The National Energy Board has denied a motion presented by economist Robyn Allan to restore the oral cross-examination of witnesses for the regulator's Trans Mountain pipeline expansion hearing. (Allan is an occasional Tyee contributor.)
As a consequence, it will be the first regulator public hearing on a major pipeline project requiring an environmental assessment that doesn't include such oral cross-exams.
The regulator instead chose a written process for the Trans Mountain hearing because of the large number of interveners involved. "We have more interveners than we have ever had before and in order to hear from everyone in an orderly and efficient way, the panel chose to go with the written format," a spokesperson for the regulator has said.
"The Board is of the view that there is sufficient opportunity to probe evidence that is filed by asking and receiving answers to written information requests," reads today's ruling on the motion. "If responses are not considered satisfactory, there is more than one opportunity to bring a motion to compel a further and better response."
The board, which is 90 per cent funded by industry levies, added that it can make its own rules.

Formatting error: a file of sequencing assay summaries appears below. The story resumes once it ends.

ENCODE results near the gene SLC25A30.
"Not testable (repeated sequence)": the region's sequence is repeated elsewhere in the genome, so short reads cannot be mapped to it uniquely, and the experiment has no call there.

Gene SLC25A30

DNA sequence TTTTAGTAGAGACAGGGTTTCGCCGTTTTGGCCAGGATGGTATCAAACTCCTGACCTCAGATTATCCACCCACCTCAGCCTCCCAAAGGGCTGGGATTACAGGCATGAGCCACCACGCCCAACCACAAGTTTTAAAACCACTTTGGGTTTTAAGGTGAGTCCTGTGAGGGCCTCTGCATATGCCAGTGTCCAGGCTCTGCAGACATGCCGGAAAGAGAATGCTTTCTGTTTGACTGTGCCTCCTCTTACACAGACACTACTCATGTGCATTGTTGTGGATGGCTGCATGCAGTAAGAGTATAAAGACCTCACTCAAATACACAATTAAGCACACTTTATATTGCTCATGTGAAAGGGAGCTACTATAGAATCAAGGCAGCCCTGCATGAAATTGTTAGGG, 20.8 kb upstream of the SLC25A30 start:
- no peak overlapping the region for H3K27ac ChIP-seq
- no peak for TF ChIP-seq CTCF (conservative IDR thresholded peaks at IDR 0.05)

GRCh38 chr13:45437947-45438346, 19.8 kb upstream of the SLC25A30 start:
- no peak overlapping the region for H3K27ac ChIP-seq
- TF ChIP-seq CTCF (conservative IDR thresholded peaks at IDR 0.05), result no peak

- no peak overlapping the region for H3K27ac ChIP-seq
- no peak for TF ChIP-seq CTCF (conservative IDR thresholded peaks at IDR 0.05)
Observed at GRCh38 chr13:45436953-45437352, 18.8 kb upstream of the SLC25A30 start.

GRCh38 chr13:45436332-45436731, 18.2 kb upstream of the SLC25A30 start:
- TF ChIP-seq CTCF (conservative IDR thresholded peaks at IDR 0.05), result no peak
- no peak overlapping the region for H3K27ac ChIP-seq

"The legislation makes it clear that the Board is master of its own procedure and can establish its own procedures for each public hearing with regard to the conduct of hearings. This includes the authority to determine for a particular public hearing the manner in which evidence will be received and tested," reads the ruling.
Allan and nearly a dozen other intervenors, including Green MP Elizabeth May and the Cities of Vancouver and Burnaby, had argued oral cross-examination "is a right and a duty; both of which are fundamental to the public hearing process."
Without the right of oral cross-exams, interveners, lawyers and National Energy Board panelists cannot test the veracity and accuracy of witnesses and their evidence, argued Allan. Nor can they question them under oath.
Cross-examination, a key part of public hearings, also gives all participants the ability to spot inaccuracies, clarify contradictions and assist the panel in making a competent decision in the public interest, she said.
Allan said she will appeal the ruling.
Houston-based Kinder Morgan wants to triple the capacity of its Trans Mountain pipeline to ferry 890,000 barrels of primarily diluted Alberta bitumen to a marine terminal in Burnaby, where the oil will be loaded on tankers for export to Asia.
It must go through the regulator's public hearing process to proceed.
Andrew Nikiforuk is an award-winning journalist who has been writing about the energy industry for two decades and is a contributing editor to The Tyee.